MOOCs and the Digital Future of Higher Education

Empty lecture theatre
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There's a lot of interest at the moment in Massively Open Online Courses (MOOCs), such as those offered by Coursera and Khan Academy - for example, this article from a US perspective about How to Save College, or this Times Higher Education article about Edinburgh University getting 300,000 students on its Coursera courses. On the latter, one commenter accused it of destroying the HE sector from within. They said this as if it were a bad thing, but really the reality for universities is evolve or die.

If universities don't cannibalize their own business by taking education online, someone else will. As broadband becomes ubiquitous and tuition fees increase, online alternatives will become increasingly appealing and attractive. Companies and organisations that try to preserve their old business models rather than adapting to new ones will go the way of Blockbuster and HMV, who if they had the vision early enough, they could have become what Netflix and Amazon are now, but came far too late to the digital party to catch up.

But I don't think the MOOC model is a sustainable model of education. You need real interaction and intellectual community, which isn't as easily scalable, and which is what people will end up paying for. But new and different models are already emerging, and the digital revolution will be as painful for higher education as it was and is for the music, newspaper and publishing industries.

There are other forms of online education that offer a better model. There are some institutions, such as the Mythgard Institute and Signum University, that offer some content for free, but charge a small fee for auditing a course, and a larger fee (but still much less than bricks and mortar education) for doing the course for credit with weekly small-group seminars with the course leader.

There are some kinds of learning that can be done simply by watching lectures, keeping up with the reading and doing some exercises, but the best higher education learning experience requires real interaction with both leading academics as teachers, and with peers as intellectual community.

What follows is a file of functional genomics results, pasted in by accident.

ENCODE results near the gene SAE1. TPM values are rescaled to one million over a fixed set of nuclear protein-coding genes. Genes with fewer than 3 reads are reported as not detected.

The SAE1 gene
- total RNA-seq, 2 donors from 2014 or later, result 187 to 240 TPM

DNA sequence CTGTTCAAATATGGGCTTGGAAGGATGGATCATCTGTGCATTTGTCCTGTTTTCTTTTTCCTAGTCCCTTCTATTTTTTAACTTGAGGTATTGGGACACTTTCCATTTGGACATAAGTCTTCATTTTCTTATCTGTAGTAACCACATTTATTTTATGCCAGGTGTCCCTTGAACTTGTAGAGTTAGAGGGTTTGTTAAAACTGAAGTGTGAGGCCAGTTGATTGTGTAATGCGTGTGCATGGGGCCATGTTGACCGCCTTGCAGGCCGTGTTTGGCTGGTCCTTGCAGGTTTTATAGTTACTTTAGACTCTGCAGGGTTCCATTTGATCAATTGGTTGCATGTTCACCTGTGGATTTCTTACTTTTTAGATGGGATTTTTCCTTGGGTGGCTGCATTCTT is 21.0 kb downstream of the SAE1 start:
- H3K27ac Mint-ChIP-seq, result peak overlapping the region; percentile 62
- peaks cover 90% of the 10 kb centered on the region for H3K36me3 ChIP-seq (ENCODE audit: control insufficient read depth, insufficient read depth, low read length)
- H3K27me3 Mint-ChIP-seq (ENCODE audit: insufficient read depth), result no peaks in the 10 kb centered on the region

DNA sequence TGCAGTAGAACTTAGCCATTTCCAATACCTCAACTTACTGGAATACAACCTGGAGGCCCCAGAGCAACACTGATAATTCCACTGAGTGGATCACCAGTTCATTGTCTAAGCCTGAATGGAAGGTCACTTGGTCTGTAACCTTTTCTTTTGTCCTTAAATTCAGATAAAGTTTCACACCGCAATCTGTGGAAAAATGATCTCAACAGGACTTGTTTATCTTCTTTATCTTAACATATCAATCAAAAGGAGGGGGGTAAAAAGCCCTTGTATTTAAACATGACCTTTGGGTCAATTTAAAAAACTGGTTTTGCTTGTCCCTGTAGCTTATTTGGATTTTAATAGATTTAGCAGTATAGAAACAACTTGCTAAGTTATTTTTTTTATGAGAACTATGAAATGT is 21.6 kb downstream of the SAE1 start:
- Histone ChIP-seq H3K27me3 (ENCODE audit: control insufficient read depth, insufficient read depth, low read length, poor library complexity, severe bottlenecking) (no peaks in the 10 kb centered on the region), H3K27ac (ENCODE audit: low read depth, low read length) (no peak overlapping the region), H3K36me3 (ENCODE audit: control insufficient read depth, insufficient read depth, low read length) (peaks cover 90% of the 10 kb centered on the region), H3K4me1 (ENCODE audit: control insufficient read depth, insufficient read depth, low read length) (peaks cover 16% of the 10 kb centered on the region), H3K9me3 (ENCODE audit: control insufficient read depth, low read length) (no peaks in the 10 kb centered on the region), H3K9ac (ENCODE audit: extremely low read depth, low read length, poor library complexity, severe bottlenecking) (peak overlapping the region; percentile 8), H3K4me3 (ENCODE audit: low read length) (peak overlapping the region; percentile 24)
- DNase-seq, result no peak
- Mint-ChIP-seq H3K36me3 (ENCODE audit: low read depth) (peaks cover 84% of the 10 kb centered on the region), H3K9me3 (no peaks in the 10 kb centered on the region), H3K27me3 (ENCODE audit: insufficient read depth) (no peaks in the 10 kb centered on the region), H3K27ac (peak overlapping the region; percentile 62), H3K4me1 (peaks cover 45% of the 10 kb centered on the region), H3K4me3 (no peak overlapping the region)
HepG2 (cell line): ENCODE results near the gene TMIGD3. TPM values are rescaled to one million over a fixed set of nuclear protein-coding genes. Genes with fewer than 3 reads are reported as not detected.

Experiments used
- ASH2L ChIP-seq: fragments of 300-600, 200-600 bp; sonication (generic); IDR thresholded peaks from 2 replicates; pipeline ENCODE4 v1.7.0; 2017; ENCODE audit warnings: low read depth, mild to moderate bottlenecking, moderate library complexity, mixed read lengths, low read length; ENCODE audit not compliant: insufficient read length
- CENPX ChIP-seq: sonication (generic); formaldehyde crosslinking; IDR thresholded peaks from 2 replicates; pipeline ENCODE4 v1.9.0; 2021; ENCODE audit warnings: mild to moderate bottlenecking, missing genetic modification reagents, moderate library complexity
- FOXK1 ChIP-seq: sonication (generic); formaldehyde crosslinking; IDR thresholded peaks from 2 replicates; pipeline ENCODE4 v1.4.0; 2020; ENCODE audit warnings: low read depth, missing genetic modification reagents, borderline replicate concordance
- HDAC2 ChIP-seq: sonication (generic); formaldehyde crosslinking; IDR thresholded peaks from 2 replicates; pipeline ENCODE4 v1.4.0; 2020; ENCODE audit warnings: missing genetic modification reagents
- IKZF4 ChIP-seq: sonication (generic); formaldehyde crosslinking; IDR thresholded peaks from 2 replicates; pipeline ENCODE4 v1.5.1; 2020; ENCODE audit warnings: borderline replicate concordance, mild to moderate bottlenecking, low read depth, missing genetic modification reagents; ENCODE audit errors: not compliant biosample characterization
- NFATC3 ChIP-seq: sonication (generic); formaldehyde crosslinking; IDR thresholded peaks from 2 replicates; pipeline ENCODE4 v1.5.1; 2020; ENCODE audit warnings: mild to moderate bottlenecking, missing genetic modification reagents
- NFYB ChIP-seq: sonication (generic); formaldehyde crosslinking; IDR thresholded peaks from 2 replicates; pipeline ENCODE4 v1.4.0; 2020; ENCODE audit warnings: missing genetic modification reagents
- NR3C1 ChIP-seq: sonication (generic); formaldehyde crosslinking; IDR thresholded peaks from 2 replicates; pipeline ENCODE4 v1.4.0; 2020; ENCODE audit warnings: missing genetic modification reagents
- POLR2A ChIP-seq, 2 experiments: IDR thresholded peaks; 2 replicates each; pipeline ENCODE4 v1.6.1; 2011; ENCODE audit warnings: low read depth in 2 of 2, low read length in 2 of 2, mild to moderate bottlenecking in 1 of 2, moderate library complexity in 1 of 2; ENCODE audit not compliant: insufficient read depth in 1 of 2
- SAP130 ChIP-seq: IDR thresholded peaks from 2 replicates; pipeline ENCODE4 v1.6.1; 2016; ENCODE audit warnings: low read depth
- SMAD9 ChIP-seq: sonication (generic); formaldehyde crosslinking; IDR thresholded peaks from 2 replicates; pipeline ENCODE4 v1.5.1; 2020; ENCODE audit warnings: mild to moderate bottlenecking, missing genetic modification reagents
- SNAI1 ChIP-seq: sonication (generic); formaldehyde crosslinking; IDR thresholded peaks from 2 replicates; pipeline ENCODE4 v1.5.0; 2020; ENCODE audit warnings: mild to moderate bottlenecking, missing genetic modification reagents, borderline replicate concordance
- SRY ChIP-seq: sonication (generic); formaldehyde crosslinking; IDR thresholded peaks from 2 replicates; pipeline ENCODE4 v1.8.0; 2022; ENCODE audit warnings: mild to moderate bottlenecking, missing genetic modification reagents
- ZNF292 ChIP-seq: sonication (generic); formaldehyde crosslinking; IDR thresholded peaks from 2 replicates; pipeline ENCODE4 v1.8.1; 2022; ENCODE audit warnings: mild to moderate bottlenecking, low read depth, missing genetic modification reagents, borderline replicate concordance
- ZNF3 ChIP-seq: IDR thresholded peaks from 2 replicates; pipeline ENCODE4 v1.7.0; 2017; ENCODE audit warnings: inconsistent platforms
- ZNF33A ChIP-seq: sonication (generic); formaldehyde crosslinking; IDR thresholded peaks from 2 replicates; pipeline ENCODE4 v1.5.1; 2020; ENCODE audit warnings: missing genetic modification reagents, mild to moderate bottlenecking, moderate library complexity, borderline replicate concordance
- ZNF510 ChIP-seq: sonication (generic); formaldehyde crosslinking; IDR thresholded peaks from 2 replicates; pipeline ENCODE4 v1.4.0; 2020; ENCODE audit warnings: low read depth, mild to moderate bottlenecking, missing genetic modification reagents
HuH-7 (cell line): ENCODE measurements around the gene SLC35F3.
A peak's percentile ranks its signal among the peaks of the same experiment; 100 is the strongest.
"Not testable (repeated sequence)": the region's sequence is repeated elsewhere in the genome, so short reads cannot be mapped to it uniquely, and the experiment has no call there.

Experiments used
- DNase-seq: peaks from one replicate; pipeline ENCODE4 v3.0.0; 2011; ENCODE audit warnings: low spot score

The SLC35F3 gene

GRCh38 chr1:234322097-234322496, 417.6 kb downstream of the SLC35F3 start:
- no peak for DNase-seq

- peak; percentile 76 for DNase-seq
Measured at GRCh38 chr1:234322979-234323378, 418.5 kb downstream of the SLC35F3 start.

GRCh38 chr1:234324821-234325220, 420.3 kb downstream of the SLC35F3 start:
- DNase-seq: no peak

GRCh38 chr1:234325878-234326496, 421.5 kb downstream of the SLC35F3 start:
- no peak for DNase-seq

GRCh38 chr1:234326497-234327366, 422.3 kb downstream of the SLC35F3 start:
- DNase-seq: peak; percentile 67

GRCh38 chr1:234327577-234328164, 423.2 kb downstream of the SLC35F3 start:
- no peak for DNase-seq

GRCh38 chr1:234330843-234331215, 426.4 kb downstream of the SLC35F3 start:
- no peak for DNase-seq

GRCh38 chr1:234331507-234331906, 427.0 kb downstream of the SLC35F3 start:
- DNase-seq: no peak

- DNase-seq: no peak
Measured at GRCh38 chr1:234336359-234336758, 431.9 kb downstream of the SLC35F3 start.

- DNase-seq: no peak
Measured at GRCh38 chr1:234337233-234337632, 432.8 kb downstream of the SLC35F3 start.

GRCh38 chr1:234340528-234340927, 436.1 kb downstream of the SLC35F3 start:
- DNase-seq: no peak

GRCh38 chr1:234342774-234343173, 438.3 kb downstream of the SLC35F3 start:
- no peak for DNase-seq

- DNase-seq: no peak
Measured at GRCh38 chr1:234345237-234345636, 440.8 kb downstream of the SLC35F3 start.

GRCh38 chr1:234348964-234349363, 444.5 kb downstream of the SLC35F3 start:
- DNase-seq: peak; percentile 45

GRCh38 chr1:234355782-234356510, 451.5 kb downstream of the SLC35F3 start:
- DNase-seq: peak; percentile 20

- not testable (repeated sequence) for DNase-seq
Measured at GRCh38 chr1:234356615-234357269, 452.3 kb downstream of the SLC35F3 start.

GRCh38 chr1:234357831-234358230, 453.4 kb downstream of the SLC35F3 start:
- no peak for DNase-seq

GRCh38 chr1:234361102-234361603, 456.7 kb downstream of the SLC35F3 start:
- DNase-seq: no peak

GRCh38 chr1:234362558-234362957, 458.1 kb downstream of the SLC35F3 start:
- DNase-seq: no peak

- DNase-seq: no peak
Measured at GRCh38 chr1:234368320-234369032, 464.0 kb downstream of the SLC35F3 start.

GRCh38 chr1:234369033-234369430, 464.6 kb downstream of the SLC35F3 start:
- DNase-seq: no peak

The Internet is revolutionary for education in removing barriers of time and geography, making it much easier for people to fit in ongoing education in their lives wherever they live, and to have access to the best in their field wherever they happen to be studying.

But real interaction isn't scalable to tens of thousands. You also need to pay for academics to actually get on and do research, so that they are producing new knowledge, ideas and insights to teach. MOOCs are one model and will have a place in the emerging online education marketplace, but they aren't the only or best future of digital education.

The same challenges face many other sectors - publishers are going through many of the same problems of adapting to new digital realities. How long will it be before there's an educational equivalent of self-publishing like Amazon's Kindle Direct programme, where academics can offer courses directly to students online and get paid a decent amount for it? Will the university as we know it remain relevant in the digital age, or will it usher in a new era of the "independent scholar", with students mixing and matching learning from the best minds in their area of study, wherever they are in the world, regardless of institutional affiliation?

As the supposed traditional Chinese curse goes, "May you live in interesting times".